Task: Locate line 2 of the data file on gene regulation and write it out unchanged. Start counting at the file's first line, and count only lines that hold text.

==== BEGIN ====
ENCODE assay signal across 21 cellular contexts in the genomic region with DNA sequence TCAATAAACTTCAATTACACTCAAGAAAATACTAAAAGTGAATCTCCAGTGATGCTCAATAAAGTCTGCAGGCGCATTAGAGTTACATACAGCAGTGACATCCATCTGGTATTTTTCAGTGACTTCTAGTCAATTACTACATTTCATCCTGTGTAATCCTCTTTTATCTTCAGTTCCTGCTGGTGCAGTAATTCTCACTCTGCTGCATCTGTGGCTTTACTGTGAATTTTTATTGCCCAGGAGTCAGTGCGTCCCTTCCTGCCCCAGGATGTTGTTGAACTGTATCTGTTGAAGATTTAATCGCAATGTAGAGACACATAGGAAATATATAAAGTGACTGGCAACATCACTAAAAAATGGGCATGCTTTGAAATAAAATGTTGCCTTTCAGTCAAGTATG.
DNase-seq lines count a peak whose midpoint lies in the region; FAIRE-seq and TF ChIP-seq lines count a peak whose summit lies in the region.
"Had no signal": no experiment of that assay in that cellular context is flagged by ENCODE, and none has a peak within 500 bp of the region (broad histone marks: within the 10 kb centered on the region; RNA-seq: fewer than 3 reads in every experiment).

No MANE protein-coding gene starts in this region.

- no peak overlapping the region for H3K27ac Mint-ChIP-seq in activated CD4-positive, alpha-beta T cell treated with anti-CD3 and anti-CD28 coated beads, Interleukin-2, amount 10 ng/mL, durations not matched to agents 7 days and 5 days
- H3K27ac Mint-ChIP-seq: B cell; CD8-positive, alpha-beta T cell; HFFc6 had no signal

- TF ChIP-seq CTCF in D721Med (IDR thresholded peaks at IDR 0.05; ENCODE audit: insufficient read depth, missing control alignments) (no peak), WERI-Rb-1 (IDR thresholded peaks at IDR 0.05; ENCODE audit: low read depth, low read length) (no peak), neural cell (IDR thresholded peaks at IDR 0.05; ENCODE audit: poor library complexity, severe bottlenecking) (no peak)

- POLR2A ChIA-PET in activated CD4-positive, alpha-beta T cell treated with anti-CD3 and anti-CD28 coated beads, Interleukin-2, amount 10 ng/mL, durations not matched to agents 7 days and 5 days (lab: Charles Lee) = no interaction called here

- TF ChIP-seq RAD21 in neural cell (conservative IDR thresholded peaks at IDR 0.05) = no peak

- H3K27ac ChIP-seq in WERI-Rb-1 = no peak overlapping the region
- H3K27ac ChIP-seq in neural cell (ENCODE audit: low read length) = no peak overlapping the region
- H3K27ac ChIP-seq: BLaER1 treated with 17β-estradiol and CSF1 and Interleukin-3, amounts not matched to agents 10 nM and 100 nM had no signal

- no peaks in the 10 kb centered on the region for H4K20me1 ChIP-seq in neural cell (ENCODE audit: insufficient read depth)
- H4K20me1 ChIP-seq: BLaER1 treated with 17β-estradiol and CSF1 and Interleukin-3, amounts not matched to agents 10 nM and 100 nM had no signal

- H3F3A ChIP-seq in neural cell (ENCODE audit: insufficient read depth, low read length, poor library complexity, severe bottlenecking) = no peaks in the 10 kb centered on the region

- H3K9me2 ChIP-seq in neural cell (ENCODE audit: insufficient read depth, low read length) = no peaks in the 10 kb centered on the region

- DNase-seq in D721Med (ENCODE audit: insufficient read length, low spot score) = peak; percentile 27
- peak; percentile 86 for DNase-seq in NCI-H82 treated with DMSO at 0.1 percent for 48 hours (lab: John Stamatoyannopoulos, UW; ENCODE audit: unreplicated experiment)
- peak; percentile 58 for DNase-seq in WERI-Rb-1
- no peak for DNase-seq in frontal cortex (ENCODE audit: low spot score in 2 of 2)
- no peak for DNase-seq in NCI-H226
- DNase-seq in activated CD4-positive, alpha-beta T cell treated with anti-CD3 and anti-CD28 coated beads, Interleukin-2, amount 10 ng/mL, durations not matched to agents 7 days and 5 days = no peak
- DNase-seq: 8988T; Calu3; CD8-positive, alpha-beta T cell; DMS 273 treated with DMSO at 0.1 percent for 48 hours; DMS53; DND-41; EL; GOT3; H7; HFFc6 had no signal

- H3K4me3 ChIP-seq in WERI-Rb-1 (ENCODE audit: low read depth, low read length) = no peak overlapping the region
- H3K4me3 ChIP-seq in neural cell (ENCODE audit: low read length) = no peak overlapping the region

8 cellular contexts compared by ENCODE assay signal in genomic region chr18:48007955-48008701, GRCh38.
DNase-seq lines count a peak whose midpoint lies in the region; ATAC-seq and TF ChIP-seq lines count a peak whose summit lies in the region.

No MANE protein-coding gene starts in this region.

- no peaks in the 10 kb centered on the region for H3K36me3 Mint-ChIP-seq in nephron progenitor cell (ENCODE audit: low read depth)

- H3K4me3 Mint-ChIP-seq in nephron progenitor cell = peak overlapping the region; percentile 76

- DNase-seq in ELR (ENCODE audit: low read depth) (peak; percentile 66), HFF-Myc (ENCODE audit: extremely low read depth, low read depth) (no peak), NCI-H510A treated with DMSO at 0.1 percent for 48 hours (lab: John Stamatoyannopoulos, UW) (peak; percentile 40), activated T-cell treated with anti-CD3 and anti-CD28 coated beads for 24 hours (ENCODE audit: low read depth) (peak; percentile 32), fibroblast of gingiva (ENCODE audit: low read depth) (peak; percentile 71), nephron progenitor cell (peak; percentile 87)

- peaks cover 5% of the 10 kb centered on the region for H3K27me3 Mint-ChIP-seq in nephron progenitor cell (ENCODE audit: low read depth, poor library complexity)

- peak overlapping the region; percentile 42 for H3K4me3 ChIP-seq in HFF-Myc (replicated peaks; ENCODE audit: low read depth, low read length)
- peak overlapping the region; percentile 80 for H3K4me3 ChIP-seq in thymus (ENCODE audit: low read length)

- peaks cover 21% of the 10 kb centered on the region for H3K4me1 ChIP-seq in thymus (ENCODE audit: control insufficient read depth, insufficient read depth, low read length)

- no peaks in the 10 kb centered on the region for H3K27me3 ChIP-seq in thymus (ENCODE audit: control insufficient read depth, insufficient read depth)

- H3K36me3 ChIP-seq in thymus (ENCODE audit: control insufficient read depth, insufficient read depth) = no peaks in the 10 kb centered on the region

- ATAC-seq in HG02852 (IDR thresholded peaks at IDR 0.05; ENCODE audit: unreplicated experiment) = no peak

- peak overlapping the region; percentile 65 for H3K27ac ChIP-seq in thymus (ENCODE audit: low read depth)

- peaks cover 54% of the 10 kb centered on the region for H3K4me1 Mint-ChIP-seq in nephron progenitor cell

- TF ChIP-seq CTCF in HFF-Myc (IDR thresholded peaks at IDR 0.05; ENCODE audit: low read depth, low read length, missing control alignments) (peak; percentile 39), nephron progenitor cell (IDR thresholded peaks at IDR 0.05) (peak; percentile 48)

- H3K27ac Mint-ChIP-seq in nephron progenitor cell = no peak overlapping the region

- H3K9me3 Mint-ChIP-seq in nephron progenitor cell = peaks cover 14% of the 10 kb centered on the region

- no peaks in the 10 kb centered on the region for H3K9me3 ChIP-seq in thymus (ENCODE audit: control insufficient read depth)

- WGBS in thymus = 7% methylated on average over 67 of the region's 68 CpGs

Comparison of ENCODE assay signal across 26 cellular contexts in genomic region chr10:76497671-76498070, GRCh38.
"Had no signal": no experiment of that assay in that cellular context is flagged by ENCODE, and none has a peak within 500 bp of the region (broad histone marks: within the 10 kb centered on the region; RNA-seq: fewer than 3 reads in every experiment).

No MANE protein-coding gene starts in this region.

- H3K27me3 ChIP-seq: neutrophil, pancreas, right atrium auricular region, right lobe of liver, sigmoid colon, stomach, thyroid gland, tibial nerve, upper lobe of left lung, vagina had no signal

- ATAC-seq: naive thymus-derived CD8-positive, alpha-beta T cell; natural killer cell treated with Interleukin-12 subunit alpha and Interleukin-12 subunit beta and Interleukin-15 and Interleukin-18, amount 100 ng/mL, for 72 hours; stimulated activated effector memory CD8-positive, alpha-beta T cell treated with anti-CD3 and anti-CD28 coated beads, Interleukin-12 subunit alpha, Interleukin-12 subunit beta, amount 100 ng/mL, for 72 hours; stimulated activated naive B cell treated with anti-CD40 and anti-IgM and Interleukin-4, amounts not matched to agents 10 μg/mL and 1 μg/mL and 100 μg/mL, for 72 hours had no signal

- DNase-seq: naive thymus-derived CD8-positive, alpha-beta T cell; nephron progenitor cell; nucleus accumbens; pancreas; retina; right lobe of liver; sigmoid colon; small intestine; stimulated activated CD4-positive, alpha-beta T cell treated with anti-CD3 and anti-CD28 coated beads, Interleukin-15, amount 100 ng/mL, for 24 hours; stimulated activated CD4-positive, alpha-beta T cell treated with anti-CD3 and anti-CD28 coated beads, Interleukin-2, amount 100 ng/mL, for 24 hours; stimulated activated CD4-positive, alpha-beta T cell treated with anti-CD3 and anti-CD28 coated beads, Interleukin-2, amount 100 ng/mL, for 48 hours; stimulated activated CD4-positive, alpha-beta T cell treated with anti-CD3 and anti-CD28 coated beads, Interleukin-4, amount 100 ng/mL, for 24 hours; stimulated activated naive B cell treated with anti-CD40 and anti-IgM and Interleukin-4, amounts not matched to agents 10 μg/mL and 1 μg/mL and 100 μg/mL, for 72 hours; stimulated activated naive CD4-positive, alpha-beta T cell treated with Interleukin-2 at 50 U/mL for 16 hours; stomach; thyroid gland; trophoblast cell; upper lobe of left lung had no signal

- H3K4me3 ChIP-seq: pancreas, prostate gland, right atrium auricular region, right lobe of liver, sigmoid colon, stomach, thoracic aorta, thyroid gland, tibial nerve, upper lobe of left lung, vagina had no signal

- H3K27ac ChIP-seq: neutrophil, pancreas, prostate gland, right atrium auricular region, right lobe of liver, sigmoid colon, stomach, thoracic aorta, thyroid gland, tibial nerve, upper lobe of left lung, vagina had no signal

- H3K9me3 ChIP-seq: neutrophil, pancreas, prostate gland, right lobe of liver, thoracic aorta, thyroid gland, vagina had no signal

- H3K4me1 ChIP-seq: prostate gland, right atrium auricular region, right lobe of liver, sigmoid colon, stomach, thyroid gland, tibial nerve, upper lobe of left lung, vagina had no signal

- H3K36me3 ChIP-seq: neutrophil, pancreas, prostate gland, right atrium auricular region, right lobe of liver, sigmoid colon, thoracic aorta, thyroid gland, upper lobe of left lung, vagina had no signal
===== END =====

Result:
DNase-seq lines count a peak whose midpoint lies in the region; FAIRE-seq and TF ChIP-seq lines count a peak whose summit lies in the region.